The Church of Scientology officially responded to the Vanity Fair expose claiming that Tom Cruise was part of a wife-auditioning process, accusing the magazine of "shoddy journalism, religious bigotry and potential legal liability" in a scathing eight-page letter written last month, before the magazine released the October cover story.
Vanity Fair published the shocking piece alleging that the Church of Scientology conducted a secret wife-auditioning process to find Cruise, its highest-profile member, a suitable mate. Vanity Fair special correspondent Maureen Orth reported that in 2004, Scientology began the wife-auditioning process by recruiting actresses in the Scientology community. Nazanin Boniadi, an Iranian-born, London-raised actress, was reportedly the one selected during this particular screening, and dated Cruise from November 2004 to January 2005.
The story alleged that Cruise's ex-wife Nicole Kidman was an enemy of the church and his ex-girlfriend Penelope Cruz was a "dilettante," and also detailed the actor's inability to "entice a number of beautiful, well-known actresses" to become his future wife, including Sofia Vergara and Scarlett Johansson, noted The Hollywood Reporter.
Cruise's marriage to Katie Holmes ended after the actress filed for divorce June 28. The couple reached a settlement, in private, just two weeks later.
Jeffrey K. Riffer of the law firm Elkins Kalt Weintraub Reuben Gartside LLP fired off the verbose letter backing the Church of Scientology to Vanity Fair editor Graydon Carter.
"We are writing regarding your, your editor’s and reporter’s shoddy journalism, religious bigotry and potential legal liability arising out of Vanity Fair’s upcoming story about the Tom Cruise divorce," begins the letter. "Significantly, while Maureen Orth was preparing her story, Vanity Fair ignored its staff and contributors who have firsthand knowledge of Mr. Cruise and of Mr. Miscavige and who would burden her story with the truth."
The letter criticizes Orth's credibility, claiming that when she first contacted the church she was unclear about her intentions and said her expose would only cover Cruise's divorce from Holmes. A follow-up of 32 questions revealed "the tabloid nature of the article" as well as Orth's "reckless disregard of the truth and her religious bigotry."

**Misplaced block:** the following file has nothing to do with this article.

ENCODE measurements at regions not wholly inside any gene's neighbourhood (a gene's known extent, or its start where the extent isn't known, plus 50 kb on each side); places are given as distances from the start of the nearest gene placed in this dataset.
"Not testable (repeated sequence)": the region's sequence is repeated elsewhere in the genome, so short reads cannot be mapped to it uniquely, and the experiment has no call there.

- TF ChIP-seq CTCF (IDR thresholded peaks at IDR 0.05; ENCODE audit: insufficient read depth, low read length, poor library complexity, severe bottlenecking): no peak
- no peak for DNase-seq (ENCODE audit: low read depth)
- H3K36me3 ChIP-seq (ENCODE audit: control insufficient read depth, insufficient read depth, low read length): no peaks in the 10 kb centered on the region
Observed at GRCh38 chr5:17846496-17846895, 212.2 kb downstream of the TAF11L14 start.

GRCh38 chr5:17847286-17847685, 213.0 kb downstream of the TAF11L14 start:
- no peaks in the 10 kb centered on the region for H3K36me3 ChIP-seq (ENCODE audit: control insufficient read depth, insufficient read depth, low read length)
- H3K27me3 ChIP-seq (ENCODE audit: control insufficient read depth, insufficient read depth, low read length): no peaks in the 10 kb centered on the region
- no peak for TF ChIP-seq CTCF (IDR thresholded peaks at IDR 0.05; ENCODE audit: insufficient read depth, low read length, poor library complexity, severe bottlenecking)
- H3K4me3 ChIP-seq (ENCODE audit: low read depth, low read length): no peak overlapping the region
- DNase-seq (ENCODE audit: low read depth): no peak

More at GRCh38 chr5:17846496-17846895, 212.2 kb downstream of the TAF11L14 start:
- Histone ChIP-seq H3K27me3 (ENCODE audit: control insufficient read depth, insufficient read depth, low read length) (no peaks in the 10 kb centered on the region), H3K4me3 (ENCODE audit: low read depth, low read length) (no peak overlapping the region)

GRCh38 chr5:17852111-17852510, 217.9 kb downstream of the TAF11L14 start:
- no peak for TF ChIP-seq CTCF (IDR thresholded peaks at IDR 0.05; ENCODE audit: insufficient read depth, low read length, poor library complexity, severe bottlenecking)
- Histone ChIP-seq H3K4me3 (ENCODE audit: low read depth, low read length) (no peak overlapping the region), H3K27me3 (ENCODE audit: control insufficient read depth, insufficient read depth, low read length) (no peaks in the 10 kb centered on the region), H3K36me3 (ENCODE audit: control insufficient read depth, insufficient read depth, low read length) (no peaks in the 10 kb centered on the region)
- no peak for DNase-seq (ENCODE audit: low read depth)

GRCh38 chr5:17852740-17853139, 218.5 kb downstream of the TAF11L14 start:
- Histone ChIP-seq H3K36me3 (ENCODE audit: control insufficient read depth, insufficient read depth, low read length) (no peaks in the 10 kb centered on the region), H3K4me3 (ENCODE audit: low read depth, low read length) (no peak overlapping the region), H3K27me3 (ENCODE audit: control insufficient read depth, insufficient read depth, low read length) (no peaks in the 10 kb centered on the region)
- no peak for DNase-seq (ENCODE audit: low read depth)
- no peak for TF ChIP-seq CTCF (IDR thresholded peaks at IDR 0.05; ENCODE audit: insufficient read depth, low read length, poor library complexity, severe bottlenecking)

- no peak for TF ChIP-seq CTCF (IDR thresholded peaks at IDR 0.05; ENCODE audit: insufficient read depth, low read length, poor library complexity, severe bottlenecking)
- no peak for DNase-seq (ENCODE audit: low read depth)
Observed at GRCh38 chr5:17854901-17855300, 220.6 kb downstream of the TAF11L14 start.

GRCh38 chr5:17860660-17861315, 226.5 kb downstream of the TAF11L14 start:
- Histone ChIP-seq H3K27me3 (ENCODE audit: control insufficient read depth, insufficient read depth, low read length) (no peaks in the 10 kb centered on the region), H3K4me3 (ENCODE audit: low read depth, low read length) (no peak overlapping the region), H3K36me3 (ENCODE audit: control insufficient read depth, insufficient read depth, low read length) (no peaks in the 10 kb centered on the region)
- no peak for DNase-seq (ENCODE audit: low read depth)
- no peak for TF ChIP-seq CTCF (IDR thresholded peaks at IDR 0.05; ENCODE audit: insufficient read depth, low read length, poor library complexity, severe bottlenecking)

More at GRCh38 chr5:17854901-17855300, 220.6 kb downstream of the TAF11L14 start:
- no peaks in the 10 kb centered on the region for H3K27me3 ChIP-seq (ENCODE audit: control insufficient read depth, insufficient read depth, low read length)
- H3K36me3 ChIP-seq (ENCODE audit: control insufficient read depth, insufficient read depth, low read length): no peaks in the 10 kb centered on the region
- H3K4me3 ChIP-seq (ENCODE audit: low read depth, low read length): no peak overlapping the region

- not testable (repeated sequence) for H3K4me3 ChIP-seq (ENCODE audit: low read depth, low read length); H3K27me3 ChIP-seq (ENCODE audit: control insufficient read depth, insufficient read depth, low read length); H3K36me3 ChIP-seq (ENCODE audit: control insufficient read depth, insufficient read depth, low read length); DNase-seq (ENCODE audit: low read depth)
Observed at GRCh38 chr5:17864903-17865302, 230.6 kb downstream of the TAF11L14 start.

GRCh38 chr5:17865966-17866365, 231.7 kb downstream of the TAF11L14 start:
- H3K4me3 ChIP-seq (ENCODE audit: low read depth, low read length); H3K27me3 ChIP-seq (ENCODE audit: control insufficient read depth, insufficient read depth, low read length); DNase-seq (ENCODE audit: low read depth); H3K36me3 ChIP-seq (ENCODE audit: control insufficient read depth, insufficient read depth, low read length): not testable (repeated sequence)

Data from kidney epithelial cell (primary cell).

Riffer calls Vanity Fair's story about the Cruise wife-auditioning process, headed by Shelly Miscavige, wife of Scientology chief David Miscavige, "false and contemptible."
"The allegations she forwards are akin to asking the Pope if he threw poison in the wine before failing to bless the Holy Communion during the Easter service. Your apostate sources know that is the nature of what they are insinuating and Ms. Orth, who hasn't the vaguest clue about the practice of Scientology, has been duped into forwarding their anti-Scientology agenda."
Continuing, "Ms. Orth appears to have only gleaned her information from fringe hate sites and their webmasters. If she were writing a story about a Sikh religious leader, would she first latch onto the sites of white supremacists, then interview their most virulent and violent members and follow it up with mere 'fact check' questions to the Sikhs themselves? At the eleventh hour? And refuse to give the names of her white supremacist sources? The scenario is no different here."
The letter also threatens legal action against the magazine.
"The disgraceful allegations Vanity Fair apparently plan to publish about Mr. Miscavige are defamatory," it reads. "If Vanity Fair goes forward with publication of such defamatory allegations, now that it is on notice that the story is false, the stain on its reputation will lastlong after any reader even remembers the article. The sting of the jury verdict will last longer still; far longer than any pleasure from racing to publish a poorly researched and sourced story."
Cruise's lawyer Bert Fields has also spoken out against the Vanity Fair article.
In a statement provided to The Hollywood Reporter earlier this month, Fields said: "Vanity Fair's story is essentially a rehash of tired old lies previously run in the supermarket tabloids, quoting the same bogus 'sources.' It’s long, boring and false.”
Previously, Scientology questioned whether Orth paid for a source's "cooperation" in "corroborating" its article. However, Vanity Fair has continued to stand by her reporting.
"We absolutely stand by Maureen Orth's story," spokeswoman Beth Kseniak told CNN in a statement. "Vanity Fair has never paid sources and never would."